It’s just so accessible. I can find one of those literally under an abandoned shoe on the beach. They're everywhere. And I think what it taught me is that spending a lot of money and having a high production value doesn't necessarily mean it's going to connect with the audience and inspire people, and really resonate with people.
I got a tattoo of a penny on my leg because it just represents this idea that creativity and passion can literally come from the smallest thing.
You’ve become known in the creator community for your epic thumbnails. What’s your secret to making them? Is there a formula?
The path that a lot of creators find themselves on, and I even have sometimes, is creating an image for the thumbnail that feels inaccurate, exploitative and crazy reaction face when in reality, we actually connect a lot deeper with a very subtle face” Ryan Trahan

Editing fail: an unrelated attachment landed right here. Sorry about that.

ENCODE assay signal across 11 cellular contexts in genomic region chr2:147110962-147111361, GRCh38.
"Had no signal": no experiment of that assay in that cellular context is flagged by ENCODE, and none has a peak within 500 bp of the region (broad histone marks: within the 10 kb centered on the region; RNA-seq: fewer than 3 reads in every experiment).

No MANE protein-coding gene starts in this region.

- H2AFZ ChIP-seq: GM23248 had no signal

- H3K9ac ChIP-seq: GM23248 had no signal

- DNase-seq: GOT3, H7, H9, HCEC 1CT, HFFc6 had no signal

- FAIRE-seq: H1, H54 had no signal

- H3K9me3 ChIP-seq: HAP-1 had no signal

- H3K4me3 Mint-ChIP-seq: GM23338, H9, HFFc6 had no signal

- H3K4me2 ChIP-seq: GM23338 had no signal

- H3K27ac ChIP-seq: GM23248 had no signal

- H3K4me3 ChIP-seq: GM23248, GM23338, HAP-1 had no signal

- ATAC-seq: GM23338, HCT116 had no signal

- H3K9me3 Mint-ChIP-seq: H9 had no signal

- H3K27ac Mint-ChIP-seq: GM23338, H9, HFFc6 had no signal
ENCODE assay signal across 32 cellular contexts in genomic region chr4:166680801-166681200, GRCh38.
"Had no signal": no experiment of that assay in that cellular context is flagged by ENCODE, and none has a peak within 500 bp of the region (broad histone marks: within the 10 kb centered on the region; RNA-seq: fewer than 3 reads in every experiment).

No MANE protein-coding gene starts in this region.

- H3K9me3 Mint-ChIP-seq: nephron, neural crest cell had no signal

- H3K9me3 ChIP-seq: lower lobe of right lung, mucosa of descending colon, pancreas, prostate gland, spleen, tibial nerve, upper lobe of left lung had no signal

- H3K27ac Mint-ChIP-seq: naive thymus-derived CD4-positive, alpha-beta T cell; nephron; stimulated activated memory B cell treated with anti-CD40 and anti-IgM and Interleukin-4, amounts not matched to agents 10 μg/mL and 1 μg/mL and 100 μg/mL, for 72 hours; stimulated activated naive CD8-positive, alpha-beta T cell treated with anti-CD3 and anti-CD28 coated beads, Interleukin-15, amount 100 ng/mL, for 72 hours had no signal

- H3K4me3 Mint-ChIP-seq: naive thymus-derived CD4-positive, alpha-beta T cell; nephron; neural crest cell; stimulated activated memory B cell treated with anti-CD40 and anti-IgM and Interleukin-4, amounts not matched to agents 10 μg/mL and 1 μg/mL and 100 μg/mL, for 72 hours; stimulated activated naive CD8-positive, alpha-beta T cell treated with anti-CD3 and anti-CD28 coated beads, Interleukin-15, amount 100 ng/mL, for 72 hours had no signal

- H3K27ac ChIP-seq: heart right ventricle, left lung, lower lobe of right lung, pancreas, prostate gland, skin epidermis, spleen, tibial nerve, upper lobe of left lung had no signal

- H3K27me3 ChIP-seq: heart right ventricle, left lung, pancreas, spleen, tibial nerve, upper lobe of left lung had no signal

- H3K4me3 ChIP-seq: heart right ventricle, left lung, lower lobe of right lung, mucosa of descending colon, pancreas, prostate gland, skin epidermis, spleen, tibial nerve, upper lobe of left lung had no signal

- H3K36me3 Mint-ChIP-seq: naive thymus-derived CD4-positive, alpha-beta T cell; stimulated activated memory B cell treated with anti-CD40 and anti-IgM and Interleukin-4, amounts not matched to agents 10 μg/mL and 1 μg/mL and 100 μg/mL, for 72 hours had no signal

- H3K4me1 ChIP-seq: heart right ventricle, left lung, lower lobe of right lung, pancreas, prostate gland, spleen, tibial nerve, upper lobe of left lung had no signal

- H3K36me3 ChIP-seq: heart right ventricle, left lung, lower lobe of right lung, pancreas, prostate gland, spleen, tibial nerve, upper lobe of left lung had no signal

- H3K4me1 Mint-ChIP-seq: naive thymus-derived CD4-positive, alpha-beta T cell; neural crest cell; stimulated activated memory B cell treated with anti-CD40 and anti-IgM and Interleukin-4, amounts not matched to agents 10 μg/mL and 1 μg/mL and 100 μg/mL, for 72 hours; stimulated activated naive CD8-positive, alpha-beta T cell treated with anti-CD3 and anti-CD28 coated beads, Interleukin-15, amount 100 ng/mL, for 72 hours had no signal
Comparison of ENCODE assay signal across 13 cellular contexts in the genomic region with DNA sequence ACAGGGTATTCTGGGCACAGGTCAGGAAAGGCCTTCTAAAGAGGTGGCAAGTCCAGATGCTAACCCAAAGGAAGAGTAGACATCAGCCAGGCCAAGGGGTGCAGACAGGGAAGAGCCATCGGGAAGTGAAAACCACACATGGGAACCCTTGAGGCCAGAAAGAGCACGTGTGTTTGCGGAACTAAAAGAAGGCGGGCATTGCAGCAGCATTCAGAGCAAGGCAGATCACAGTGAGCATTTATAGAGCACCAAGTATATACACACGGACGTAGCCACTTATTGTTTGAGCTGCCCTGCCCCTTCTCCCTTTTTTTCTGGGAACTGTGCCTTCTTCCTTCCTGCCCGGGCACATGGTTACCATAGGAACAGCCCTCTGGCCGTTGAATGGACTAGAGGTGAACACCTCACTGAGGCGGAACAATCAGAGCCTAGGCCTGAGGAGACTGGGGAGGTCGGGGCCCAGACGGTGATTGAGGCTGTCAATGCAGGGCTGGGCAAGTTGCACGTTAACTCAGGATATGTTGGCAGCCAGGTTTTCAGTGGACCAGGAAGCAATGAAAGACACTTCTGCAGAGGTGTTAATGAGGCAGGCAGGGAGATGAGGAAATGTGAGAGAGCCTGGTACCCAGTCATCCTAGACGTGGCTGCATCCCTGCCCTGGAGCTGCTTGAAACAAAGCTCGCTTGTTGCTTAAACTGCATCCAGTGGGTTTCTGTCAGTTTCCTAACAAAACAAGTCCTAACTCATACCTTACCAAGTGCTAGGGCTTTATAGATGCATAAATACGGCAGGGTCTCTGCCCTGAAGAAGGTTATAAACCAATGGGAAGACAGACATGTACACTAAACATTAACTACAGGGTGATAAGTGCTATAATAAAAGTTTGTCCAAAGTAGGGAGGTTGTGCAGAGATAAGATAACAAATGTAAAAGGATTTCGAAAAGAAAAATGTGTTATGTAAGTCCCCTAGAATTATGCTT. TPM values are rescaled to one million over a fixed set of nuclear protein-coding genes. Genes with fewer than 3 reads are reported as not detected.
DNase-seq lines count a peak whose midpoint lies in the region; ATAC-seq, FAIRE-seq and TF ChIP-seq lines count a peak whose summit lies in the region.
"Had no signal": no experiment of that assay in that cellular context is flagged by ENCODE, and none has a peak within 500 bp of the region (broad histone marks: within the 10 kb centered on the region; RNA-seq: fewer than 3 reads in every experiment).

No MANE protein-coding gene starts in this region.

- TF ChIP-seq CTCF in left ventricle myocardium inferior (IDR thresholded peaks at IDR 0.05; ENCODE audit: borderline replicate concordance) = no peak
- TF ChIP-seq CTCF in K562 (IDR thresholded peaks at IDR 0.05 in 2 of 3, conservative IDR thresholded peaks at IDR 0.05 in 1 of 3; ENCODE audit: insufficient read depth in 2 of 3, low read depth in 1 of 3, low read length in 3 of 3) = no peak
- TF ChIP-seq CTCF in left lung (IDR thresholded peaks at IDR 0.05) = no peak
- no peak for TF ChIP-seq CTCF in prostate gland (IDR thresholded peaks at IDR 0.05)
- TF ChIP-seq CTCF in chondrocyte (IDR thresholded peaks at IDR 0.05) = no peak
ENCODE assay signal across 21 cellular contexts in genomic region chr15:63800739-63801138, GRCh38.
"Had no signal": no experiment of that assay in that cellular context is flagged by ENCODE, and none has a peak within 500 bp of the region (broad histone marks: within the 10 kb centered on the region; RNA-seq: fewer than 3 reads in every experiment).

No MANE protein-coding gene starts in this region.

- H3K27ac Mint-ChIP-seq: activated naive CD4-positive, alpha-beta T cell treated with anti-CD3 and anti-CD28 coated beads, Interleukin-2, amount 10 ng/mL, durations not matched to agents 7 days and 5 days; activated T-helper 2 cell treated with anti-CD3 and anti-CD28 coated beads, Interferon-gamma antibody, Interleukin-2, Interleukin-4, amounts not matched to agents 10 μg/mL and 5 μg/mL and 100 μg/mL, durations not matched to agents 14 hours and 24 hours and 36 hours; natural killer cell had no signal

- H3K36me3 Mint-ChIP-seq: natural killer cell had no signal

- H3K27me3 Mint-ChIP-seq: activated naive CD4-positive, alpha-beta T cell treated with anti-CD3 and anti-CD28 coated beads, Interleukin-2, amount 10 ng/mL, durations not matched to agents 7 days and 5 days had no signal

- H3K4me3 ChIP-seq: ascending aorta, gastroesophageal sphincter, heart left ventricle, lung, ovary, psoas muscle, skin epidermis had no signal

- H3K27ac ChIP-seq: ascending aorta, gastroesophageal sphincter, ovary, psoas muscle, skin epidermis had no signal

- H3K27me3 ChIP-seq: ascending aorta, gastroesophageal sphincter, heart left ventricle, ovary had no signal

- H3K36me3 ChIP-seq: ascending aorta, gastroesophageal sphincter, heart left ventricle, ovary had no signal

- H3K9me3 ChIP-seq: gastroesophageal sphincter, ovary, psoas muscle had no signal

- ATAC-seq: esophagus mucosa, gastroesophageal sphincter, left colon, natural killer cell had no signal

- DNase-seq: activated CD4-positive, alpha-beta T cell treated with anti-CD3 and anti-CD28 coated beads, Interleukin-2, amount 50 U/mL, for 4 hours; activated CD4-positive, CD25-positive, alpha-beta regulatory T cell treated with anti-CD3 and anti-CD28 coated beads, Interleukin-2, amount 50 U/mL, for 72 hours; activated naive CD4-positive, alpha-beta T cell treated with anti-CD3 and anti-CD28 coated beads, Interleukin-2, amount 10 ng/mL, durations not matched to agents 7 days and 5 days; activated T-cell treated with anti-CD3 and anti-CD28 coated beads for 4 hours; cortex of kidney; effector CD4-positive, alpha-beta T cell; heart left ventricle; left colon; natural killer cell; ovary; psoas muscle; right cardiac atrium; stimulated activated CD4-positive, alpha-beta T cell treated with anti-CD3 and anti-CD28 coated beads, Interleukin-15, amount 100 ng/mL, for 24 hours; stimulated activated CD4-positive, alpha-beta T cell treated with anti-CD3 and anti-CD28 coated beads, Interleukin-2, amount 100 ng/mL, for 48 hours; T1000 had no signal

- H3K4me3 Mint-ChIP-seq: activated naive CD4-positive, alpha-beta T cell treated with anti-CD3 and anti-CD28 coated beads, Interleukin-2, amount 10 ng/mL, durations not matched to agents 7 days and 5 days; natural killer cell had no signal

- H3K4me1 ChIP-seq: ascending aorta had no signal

I think the path that a lot of creators find themselves on, and I even have sometimes, is creating an image for the thumbnail that feels inaccurate, exploitative and crazy reaction face when in reality, we actually connect a lot deeper with a very subtle face and subtle emotions.
The approach we take is, “How can we honestly make a very pretty photo?” It's almost like a canvas. It's, “How can I create a piece of art that represents this video that will resonate with people?” And typically it's very simple. It's a clear background, clean background, my face and then whatever the heck is going on. So it's less technical and more artistic which is really fun.